Arts Block owner installs snow guards on roof

Hopes special design will stop snow, ice from falling

  • Workmen install snow barriers on the Arts Block building in Greenfield on Monday.<br/>Recorder/Micky Bedell

    Workmen install snow barriers on the Arts Block building in Greenfield on Monday.
    Recorder/Micky Bedell

  • Workmen install snowbarrier on The Arts Block building in Greenfield on Monday.<br/>Recorder/Micky Bedell

    Workmen install snowbarrier on The Arts Block building in Greenfield on Monday.
    Recorder/Micky Bedell

  • Workmen install snow barriers on the Arts Block building in Greenfield on Monday.<br/>Recorder/Micky Bedell
  • Workmen install snowbarrier on The Arts Block building in Greenfield on Monday.<br/>Recorder/Micky Bedell

GREENFIELD — The owner of the downtown building known as the Arts Block says he’s confident he won’t have to worry about snow and ice falling from the roof of the building next winter because he is installing $20,000 snow guards this week.

“They finally came in,” said Edward Wierzbowski, who renovated the entire four-story Arts Block building, which houses a couple of restaurants and a number of offices.

Twice this past winter, Wierzbowski had to close the building for several days because of snow and ice falling to the ground, threatening the safety of passing drivers and pedestrians.

During those incidents, the sidewalks in front of his building on both Main Street and Court Square had to be cordoned off by the town, the businesses in his building had to close, and at least four parking spaces were closed until the snow and ice cleared.

Wierzbowski had previously installed snow pads, which are snow blockers installed across the entire roof like floor mats, along with snow tabs, which are smaller than guards and allow some snow and ice through, but neither prevented the snow and ice from falling to Main Street.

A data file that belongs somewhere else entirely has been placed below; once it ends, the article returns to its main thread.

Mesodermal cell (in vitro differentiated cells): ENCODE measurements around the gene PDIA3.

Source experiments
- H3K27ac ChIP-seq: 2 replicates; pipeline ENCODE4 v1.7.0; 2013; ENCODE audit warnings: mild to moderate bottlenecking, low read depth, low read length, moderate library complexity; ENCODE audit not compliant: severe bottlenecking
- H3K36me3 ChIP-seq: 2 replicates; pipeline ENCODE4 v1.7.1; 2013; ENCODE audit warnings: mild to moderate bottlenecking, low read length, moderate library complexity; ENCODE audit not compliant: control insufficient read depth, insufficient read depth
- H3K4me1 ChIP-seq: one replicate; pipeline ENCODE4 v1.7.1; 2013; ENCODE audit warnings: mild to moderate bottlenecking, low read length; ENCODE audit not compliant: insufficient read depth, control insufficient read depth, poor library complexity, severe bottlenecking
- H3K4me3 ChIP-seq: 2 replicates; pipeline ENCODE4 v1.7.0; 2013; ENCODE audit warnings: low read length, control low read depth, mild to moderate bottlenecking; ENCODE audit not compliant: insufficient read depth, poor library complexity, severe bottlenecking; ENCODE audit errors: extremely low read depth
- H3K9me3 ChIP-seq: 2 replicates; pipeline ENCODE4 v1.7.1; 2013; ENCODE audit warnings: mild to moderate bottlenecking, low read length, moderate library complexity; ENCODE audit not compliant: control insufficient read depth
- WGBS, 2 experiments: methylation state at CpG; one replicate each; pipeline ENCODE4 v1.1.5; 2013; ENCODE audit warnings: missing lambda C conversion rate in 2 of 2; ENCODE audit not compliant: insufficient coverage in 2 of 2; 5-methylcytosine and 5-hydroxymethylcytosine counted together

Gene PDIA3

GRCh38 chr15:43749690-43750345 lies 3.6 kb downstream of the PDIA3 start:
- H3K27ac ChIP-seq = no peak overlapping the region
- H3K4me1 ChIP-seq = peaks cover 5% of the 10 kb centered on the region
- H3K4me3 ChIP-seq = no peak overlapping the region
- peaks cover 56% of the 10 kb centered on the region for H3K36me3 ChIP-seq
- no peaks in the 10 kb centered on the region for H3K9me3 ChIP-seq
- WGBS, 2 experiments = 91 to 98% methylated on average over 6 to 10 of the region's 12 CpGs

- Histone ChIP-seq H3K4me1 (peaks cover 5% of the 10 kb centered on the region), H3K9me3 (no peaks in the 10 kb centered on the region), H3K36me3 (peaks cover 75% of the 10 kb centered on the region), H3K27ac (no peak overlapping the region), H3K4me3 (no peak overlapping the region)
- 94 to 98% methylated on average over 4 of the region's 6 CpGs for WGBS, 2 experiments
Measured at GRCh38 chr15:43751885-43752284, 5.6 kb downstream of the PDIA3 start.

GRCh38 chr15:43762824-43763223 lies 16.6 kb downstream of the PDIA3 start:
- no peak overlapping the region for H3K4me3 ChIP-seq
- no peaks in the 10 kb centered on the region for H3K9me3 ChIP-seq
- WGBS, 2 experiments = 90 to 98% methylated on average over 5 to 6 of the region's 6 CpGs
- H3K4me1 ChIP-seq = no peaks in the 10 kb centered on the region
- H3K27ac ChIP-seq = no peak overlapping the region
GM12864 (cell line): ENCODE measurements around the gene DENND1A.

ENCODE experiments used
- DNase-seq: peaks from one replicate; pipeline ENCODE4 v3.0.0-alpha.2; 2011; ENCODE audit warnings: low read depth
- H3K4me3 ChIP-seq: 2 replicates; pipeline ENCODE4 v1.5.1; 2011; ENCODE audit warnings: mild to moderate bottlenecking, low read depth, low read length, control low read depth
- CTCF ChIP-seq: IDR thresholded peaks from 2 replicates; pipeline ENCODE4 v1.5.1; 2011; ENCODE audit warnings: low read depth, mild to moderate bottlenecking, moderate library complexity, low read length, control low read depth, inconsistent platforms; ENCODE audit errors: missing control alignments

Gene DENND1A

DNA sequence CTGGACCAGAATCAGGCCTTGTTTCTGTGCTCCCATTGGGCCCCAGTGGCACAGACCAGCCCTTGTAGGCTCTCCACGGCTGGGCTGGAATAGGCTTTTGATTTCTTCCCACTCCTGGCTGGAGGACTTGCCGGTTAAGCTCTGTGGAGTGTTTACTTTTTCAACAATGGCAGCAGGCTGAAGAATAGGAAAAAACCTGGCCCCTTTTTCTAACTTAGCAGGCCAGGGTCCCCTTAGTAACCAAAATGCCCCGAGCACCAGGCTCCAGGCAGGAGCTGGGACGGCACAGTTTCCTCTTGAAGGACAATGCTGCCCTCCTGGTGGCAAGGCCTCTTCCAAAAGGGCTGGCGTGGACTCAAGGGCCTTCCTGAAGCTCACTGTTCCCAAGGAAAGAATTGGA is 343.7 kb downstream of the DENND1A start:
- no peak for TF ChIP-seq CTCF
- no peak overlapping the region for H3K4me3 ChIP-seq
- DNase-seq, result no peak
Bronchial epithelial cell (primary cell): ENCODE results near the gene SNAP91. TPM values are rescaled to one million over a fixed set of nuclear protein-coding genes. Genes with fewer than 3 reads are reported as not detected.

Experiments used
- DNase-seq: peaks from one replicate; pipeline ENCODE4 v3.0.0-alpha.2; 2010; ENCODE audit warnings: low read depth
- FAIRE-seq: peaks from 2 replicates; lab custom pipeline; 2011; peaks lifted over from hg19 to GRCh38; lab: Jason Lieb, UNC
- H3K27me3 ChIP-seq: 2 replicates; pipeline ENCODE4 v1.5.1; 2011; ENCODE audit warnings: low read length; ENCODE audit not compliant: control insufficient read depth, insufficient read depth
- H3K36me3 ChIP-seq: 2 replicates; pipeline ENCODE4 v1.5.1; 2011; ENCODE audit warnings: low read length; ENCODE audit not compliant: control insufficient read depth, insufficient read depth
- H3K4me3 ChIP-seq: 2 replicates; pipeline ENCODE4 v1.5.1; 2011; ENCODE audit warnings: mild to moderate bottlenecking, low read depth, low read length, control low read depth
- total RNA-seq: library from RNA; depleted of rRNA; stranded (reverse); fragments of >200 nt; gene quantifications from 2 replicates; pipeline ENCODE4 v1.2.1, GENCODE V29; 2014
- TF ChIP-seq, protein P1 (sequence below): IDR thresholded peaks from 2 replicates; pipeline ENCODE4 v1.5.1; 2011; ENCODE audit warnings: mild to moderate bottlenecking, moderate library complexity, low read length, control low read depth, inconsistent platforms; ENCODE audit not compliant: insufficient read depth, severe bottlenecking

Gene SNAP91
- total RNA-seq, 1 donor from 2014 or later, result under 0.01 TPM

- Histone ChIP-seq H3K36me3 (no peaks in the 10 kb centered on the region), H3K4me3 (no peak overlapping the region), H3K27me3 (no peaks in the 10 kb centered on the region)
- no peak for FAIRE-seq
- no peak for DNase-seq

“Now we’ll install these snow guards, which were specially designed for my mansard roof, along with the pads,” said Wierzbowski. “The tabs were just ripped off.”

He said this past winter was the third in a row that he had to contend with the problem of falling snow and ice.

“I’m just happy no one was hurt in any of these incidents,” he said.

Wierzbowski said the 1869 mansard roof and climate charge both contributed to the problem, he believes.

“The guards will keep the snow and ice up there until it melts,” he said.

The 17,000-square-foot building was built by George Arms in 1869 and was known for many years as the Arms Block until Wierzbowski renamed it. The building housed Clark’s Sports Shop for many years.

“I took an old building and tried to retrofit it and make it work in the 21st century and it didn’t work,” said Wierzbowski. “I think this will.”

He said it will take about three days of good weather to install the guards. The installation will include the use of a crane.

“We should be done by the end of the week,” he said.

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